The euro is useful because it has simplified travel to Europe but I miss the old pre-euro currencies. To have a wallet full of romantic and exciting sounding notes made you feel like a true international traveller. I liked the French franc and the Spanish peseta and the Greek drachma of course but my absolute favourite was the Italian lira simply because you just got so many.

When going on holiday to Italy you were, for just a short time anyway, a real millionaire. The first time I went to Italy, to Sorrento in 1976, the notes were so worthless that it was normal practice for shops to give change in the form of a postcard of a handful of sweets.

My most favourite bank notes are probably from Switzerland.  Everyone knows that the Swiss are fond of money and they leave no one in any doubt of this with the quality of their notes.  Not only are they brilliantly colourful but they are printed on high quality paper as well and one is thing for certain – these notes are not going to fall apart easily.  Another interesting thing about the Swiss Franc is that there is something about it which prevents it being scanned and half way through the process the scanner stops and produces a message on screen that it cannot copy a bank note.

 

Russia

Cyprus £1 front

Nowa Huta Steelworks in Krakow

The Nowa Huta city tour is designed as an alternative to the castles, cathedrals and palaces of Krakow and first of all Eric, our guide, took us to a restaurant called the Stylowa (meaning Stylish) in a prestigious location on central Rose Avenue that has been there since 1956 and is a local legend locked now in a permanent communist time warp.

Once it was the most exclusive restaurant in the town and was a meeting place for the elite of Nowa Huta, the lawyers, professors, artists and the engineers from the nearby steelworks.  Stylowa was as a top class restaurant, tastefully decorated and painted white with golden highlights, numerous mirrors, wonderful crystal chandeliers, solid tables and chairs and splendid marble floor and pillars.  It has had a couple of renovations over the years of course but it still retains the original features (including the waitresses) and it was a fascinating insight into the past.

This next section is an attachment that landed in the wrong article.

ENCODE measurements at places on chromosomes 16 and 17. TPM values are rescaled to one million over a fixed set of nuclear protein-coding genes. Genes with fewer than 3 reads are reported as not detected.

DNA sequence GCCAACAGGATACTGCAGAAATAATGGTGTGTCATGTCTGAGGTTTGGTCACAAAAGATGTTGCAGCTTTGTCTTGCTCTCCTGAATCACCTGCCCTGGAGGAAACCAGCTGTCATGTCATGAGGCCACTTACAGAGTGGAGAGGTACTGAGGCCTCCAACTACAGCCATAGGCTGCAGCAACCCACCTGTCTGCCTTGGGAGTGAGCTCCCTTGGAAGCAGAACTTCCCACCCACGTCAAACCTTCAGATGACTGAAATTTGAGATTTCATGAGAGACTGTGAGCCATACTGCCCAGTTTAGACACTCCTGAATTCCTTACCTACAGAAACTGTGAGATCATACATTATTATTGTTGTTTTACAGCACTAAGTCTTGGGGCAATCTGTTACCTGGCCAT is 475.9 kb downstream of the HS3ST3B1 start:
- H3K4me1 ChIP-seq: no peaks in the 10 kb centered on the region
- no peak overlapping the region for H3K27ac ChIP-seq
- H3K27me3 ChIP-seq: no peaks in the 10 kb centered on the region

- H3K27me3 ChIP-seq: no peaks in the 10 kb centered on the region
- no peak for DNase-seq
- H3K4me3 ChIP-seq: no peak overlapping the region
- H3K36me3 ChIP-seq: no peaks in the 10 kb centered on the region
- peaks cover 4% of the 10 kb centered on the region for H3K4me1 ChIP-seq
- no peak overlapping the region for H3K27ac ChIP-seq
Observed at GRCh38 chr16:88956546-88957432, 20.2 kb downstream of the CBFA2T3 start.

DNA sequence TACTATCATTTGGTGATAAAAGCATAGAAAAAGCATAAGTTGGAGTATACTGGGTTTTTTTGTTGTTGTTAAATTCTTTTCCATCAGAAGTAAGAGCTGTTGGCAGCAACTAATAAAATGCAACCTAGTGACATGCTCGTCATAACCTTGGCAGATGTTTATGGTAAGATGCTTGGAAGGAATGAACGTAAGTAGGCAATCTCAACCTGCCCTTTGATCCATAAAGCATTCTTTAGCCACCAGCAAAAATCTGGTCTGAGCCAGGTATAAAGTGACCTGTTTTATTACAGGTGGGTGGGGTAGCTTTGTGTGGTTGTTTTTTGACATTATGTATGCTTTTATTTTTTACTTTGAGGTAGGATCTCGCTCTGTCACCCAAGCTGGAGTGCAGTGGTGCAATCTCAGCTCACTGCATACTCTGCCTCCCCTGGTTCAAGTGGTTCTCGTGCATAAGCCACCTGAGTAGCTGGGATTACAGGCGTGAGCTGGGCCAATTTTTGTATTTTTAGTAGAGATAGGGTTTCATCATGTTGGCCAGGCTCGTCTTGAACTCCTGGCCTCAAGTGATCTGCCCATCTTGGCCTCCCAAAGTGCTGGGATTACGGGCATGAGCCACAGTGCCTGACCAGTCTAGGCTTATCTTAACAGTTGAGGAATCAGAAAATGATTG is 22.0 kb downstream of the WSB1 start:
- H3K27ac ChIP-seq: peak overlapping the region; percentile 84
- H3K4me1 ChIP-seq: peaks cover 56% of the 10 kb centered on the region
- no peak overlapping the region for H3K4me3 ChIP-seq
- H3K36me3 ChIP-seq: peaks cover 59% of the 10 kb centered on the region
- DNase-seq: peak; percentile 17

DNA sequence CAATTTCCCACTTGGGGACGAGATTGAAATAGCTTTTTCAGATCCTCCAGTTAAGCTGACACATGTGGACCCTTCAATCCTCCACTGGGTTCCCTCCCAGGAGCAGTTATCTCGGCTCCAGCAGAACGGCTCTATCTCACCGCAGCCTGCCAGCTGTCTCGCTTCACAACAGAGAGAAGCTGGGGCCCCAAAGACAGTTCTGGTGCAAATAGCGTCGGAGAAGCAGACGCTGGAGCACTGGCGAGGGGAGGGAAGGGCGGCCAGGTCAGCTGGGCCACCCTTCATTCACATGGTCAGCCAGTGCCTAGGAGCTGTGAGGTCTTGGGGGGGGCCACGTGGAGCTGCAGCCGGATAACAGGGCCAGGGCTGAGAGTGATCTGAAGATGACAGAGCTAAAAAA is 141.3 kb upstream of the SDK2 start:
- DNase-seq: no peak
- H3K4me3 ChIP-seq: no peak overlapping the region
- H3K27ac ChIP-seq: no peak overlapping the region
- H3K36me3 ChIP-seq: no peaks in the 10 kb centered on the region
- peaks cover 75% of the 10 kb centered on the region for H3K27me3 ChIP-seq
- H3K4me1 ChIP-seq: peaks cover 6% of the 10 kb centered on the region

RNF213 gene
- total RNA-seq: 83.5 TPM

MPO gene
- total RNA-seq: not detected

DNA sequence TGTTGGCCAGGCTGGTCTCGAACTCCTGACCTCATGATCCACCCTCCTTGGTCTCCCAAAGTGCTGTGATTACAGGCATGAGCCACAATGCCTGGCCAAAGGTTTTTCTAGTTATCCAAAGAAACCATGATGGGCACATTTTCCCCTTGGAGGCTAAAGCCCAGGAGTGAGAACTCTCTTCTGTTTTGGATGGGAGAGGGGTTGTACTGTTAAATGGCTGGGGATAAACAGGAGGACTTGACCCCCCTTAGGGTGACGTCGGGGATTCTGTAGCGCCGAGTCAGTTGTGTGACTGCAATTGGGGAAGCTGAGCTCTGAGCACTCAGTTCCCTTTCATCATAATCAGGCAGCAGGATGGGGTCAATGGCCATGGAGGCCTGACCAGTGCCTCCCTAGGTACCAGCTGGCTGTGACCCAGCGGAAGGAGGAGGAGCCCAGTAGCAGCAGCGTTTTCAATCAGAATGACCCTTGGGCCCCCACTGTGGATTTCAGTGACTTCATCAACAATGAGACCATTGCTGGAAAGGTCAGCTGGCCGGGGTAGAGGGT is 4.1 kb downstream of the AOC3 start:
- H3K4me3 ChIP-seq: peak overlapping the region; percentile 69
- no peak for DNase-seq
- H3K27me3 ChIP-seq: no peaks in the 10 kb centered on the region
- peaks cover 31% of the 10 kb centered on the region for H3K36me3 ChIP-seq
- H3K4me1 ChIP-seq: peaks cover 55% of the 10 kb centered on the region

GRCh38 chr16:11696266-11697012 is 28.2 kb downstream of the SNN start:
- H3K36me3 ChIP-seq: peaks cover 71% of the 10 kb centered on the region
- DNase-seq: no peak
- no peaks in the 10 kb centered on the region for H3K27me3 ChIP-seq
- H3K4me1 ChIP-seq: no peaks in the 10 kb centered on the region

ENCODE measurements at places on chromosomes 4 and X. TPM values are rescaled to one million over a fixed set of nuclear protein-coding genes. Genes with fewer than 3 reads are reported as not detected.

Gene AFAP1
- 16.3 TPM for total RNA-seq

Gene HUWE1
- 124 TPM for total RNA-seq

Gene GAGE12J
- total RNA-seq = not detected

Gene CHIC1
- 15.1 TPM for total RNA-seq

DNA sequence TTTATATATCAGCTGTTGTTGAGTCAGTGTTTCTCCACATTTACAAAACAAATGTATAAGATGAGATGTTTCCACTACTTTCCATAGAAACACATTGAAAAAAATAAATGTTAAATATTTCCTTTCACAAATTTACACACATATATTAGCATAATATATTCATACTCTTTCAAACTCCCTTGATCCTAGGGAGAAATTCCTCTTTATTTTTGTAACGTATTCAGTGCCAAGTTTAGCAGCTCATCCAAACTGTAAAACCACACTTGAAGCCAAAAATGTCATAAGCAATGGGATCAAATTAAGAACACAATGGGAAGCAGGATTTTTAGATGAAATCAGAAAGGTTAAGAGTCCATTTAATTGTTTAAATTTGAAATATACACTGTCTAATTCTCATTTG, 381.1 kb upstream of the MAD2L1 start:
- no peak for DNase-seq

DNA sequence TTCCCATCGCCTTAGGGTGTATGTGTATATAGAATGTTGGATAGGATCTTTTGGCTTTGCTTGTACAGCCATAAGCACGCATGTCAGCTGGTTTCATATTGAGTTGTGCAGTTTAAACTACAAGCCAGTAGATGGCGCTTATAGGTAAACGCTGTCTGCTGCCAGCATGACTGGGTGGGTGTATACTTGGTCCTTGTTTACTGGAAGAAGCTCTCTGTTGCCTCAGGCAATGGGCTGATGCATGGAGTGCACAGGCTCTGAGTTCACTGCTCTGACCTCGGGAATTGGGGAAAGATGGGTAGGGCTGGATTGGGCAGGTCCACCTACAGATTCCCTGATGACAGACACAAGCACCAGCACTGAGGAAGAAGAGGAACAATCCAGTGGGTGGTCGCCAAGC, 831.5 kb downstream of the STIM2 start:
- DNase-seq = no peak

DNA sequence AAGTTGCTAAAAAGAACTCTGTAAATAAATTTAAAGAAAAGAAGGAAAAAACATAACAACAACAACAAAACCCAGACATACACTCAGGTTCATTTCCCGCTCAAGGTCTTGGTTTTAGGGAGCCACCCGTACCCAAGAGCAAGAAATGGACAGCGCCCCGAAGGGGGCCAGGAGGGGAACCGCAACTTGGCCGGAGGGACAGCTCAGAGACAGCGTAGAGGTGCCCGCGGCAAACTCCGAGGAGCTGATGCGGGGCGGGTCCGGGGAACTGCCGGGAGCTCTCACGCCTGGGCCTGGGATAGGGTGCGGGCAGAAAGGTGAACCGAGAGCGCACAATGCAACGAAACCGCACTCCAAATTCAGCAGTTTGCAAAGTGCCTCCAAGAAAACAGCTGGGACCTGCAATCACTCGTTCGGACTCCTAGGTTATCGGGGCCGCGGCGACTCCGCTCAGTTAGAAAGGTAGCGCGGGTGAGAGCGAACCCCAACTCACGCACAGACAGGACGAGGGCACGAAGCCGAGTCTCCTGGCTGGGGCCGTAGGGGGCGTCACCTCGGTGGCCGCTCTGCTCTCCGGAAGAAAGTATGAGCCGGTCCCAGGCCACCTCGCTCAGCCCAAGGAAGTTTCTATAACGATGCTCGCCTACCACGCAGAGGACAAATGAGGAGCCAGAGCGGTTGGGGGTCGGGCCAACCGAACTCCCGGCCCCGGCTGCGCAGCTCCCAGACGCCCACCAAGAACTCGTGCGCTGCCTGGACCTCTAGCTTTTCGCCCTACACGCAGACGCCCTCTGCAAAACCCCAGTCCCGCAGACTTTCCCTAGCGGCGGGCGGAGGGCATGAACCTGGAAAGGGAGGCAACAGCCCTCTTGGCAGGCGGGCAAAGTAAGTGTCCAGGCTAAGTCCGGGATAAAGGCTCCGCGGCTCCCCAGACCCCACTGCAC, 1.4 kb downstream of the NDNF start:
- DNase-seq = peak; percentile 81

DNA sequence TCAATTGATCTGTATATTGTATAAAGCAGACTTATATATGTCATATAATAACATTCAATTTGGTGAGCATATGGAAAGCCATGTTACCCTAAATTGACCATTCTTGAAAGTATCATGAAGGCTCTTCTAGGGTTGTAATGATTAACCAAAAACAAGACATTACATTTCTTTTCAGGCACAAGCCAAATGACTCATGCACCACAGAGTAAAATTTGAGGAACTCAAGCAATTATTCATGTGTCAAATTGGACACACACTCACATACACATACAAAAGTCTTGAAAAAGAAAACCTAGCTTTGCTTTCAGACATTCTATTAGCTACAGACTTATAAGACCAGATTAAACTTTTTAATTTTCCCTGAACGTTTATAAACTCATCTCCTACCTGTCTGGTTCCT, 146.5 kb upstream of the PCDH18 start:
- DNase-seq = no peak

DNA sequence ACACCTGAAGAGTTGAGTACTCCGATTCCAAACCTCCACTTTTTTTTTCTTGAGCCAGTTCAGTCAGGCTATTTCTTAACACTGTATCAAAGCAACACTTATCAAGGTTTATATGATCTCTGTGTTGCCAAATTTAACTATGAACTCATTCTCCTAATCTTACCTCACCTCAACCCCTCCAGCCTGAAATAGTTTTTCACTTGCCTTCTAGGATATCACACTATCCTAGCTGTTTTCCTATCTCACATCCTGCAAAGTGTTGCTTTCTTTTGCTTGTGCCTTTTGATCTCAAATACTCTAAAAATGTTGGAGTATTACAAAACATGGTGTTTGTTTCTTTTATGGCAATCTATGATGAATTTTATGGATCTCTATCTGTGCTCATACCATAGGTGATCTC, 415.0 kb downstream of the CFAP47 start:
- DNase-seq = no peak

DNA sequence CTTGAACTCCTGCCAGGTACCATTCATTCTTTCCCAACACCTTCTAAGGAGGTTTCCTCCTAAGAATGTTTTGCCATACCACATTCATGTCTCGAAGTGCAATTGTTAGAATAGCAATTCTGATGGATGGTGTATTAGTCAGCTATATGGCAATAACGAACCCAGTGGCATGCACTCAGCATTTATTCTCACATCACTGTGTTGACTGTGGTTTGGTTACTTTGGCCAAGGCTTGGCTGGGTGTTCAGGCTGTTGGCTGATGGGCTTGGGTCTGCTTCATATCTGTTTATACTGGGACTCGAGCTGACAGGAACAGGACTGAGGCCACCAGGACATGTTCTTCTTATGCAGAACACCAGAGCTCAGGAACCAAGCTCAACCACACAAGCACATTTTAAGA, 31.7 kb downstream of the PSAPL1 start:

Over Coffee Eric introduced us to the history of Nowa Huta and talked us through a scrap book of photographs and memories accompanied by a personal interpretation and a fascinating first-hand account based on his family recollections of life under a communist regime.  This was sensible Eric and with his expressive and thoughtful blue eyes contrasting against his pale academic complexion he provided an interesting and coherent narrative based on a combination of facts, moving reminiscences and personal political theories.  We didn’t expect or require Eric to be crazy and I sensed that he was more comfortable with that.  I especially liked his analysis of communist economics that he assessed as being based on making things inefficient as possible – on purpose!

Nowa Huta was built for two hundred thousand Polish steel workers in just ten years between 1949 and 1959, the steelworks were opened on 22nd July 1954 and was designed to rebalance Krakow society in favour of the proletariat to overwhelm the largely conservative and bourgeois city that was a focus of opposition to and a problem for the communist government.  The authorities built, what was at the time, the biggest steel works in the World and created a model communist town and society to support it.